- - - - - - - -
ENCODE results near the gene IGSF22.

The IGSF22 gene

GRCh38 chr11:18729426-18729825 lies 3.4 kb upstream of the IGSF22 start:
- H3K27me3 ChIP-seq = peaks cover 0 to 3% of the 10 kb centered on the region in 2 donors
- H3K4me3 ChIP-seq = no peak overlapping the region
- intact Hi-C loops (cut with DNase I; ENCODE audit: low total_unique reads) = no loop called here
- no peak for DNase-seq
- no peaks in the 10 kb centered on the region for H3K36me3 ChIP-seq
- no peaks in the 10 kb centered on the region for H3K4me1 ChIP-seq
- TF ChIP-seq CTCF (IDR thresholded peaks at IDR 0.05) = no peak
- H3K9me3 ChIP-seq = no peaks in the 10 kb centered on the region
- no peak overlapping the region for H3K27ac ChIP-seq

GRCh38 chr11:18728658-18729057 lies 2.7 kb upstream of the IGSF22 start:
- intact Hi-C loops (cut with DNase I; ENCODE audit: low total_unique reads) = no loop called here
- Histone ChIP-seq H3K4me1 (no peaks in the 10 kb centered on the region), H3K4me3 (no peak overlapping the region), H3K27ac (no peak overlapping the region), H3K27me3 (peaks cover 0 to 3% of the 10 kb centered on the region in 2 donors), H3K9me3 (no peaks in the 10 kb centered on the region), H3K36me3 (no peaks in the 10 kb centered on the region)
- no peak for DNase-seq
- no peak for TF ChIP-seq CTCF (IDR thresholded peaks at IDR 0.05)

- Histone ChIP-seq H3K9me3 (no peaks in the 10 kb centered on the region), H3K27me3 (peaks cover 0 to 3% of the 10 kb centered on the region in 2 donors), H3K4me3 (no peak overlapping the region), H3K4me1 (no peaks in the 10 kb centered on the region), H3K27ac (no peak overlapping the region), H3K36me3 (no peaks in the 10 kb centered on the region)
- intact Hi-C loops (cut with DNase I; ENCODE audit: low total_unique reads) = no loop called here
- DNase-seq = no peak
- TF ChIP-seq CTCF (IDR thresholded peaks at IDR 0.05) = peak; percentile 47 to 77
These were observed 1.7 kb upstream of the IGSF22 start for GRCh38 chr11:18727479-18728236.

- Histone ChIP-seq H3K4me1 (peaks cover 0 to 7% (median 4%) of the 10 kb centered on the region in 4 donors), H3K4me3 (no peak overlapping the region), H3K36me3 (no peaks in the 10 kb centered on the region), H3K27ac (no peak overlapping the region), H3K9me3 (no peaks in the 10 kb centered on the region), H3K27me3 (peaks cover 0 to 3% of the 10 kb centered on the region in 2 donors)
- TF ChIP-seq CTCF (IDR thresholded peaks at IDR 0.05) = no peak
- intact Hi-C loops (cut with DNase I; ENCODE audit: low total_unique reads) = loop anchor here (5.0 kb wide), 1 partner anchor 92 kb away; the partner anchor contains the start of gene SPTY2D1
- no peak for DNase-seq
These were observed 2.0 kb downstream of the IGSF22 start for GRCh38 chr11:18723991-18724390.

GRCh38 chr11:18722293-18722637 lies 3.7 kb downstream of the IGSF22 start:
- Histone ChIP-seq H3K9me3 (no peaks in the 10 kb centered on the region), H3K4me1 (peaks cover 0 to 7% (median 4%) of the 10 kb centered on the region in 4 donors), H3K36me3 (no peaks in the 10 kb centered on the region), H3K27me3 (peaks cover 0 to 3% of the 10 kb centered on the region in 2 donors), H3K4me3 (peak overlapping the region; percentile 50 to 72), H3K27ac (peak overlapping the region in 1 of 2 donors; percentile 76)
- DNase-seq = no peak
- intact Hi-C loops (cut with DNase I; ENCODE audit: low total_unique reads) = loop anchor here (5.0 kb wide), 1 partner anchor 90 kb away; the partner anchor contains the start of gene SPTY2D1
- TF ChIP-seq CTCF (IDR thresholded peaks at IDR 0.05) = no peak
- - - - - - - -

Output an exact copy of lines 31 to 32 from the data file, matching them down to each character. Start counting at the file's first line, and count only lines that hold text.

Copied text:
- intact Hi-C loops (cut with DNase I; ENCODE audit: low total_unique reads) = loop anchor here (5.0 kb wide), 1 partner anchor 90 kb away; the partner anchor contains the start of gene SPTY2D1
- TF ChIP-seq CTCF (IDR thresholded peaks at IDR 0.05) = no peak